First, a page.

CJI Ranjan Gogoi, reading the verdict on behalf of himself and Justices A M Khanwilkar and Indu Malhotra, said the larger bench will decide all such religious issues relating to Sabarimala, entry of women in mosques and practice of female genital mutilation in the Dawoodi Bohra community.
The Supreme court delivered judgments on Sabarimala issue, Rafale deal and criminal contempt filed against Rahul Gandhi. Catch all the highlights here
The temple is being opened for the three-month-long annual pilgrimage on November 16.
The apex court will deliver its judgement on as many as 65 petitions -- including 56 review petitions and four fresh writ petitions and five transfer pleas -- which were filed after its verdict sparked violent protests in Kerala.
NK Premachandran, an MP from Kerala, introduced a Private Member's Bill in Parliament which sought to reverse the Supreme Court's order on Sabarimala. He says the BJP's response to his bill has exposed their 'double standards' over the issue.
Congress leader Ramesh Chennithala, alleged that BJP could do nothing to protect the traditions of Sabarimala, and said that only Congress ‘genuinely cares’ for the temple.
Kerala CM Pinarayi Vijayan claimed Prime Minister Narendra Modi during his campaign meetings had said invoking the name of Lord Ayyappa or Sabarimala in Kerala would land devotees in jail and described it as "utter lie" and "misleading."
With the poll dates being announced, Kerala Chief Electoral Officer Teeka Ram Meena said "citing or invoking" religious propaganda on the "Sabarimala issue" would be a clear violation of the model code of conduct.
The BJP and right-wing outfits had spearheaded the agitations against implementation of the September 28 Supreme Court verdict permitting women of all age groups into the shrine.
The Sabarimala temple would be opened on Tuesday for five days till February 17 for the monthly pujas during the Malayalam month of Kumbam.
The apex court is hearing a batch of petitions seeking review of the verdict allowing the entry of women of all ages into the Sabarimala shrine.
Nearly four months after the SC verdict, Bindu Ammini and Kanaka Durga, both aged below 50, entered the Lord Ayyappa temple to offer prayers.
A five-judge constitution bench headed by Chief Justice Ranjan Gogoi heard submissions on behalf of parties including the Kerala government, Travancore Devaswom Board (TDB), Nair Service Society and others and said that it would pronounce its order as to whether to review the judgment or not.
"Sabarimala got the attention of the entire nation. The people of India have seen how the communist government was trying to disrespect the culture of Kerala," said the prime minister
Various events that had taken place in connection with the Sabarimala issue underlined the urgent need to carry forward the renaissance movement, the Governor said while detailing steps taken by the state government to ensure gender equality.
Kanaka Durga, who had been undergoing treatment at Calicut medical college after allegedly being attacked by her mother-in-law, was taken to the government shelter home at Perinthalmanna after her brother and husband declared that she won't be allowed to enter their houses.
The two-month period witnessed unprecedented protests over the entry of women of menstruating age into the temple.
Reshma Nishant and Shaneela Sajesh from Kannur had attempted to offer prayers at the temple on January 16 as well, but had to abandon their plans due to protests from devotees who spotted them.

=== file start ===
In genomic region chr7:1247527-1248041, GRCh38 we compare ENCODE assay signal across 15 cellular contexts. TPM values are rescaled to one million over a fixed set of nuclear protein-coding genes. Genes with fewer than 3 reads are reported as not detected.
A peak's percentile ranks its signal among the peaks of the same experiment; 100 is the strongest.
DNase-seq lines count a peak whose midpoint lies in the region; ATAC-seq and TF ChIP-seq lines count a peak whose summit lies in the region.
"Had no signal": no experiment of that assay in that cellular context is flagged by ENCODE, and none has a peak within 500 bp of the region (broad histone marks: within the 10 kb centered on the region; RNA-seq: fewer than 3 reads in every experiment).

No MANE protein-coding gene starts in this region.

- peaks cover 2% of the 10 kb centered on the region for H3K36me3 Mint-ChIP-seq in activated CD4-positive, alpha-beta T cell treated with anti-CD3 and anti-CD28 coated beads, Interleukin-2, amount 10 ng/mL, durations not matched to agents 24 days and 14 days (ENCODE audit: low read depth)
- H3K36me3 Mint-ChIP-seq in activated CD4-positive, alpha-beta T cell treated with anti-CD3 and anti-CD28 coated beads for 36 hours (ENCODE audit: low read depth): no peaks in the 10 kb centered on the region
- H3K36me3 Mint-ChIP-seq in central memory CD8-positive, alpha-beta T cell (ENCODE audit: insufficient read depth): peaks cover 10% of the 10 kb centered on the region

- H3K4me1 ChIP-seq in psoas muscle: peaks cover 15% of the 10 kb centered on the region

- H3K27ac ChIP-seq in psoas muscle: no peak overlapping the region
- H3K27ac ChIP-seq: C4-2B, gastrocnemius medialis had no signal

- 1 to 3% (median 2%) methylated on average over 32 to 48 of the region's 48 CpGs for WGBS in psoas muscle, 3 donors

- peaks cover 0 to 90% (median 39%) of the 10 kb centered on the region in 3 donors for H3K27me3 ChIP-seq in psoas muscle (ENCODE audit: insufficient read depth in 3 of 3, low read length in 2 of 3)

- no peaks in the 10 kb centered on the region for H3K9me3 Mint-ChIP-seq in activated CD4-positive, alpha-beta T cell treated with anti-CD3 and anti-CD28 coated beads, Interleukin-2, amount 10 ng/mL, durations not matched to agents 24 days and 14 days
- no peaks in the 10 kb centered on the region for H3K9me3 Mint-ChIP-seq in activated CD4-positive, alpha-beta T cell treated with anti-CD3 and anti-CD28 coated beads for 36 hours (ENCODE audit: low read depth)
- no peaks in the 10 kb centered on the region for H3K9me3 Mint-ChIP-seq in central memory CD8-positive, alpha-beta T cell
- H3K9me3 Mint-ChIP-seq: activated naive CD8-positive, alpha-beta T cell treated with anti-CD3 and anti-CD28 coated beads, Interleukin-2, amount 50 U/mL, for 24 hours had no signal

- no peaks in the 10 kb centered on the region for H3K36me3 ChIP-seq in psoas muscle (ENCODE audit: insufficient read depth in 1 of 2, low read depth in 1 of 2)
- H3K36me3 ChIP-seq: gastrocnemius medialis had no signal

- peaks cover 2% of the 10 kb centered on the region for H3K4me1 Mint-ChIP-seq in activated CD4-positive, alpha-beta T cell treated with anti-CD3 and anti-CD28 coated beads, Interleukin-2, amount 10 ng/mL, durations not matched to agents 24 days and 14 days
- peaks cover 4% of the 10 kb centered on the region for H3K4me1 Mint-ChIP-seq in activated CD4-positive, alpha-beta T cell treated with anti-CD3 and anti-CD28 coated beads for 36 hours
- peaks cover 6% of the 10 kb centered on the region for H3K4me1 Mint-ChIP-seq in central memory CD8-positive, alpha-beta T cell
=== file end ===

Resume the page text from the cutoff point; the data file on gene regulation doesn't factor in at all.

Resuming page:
A farmer sits near his red chillies at a deserted APMC market, during the weekend curfew imposed by the Karnataka government to curb the spread of COVID-19, in Hubballi.PTI Photo
Delhi Chief Minister & AAP National Convenor Arvind Kejriwal being welcomed by women supporters during his door-to-door campaign ahead of the Goa Assembly elections, in Goa.PTI Photo
A health worker collects swab sample of a woman for COVID-19 test, amid concerns over rising Omicron cases, in Gurugram.PTI Photo
Traffic jam on a road at Shalimar Bagh during the weekend curfew imposed by the Delhi government to curb the spread of Covid-19, in New Delhi.PTI Photo/ Shahbaz Khan
The Lajpat Nagar market wears a deserted look during the weekend curfew imposed by the Delhi government to curb the spread of Covid-19, in New Delhi.PTI Photo/ Shahbaz Khan
He would take his colour, brushes and canvas outside to paint and talk with his love. He would stand close to the window and paint, keeping an eye on his muse.
They say the violin mimics the human sound. In his case, it was that of love, of longing. He didn’t know any other way of loving.
Younger people do not have much progressive beliefs; a 2017 survey found that one-third of young people opposed inter-caste marriage.
The pandemic has made it clear that virtual learning is here to stay. In the West, the big question is whether it will dilute the quality of the college experience and education. In India, which grapples with digital divide, the question remains whether this will reach most people at all.
Even after two years of the Covid-19 pandemic, many 'informed' individuals in India continue to deny the virus with unscientific claims and unfounded data. The latest? Omicron will end the pandemic.
Across Asia there are deeply entrenched obstacles to a mode of higher education that is liberal in multiple senses – disciplinary and epistemological but also social and political.
The two incidents in the recent past, one in Mon district of Nagaland and the other at Lakhimpur Kheri in Uttar Pradesh, undermined the core principles democracy and federalism.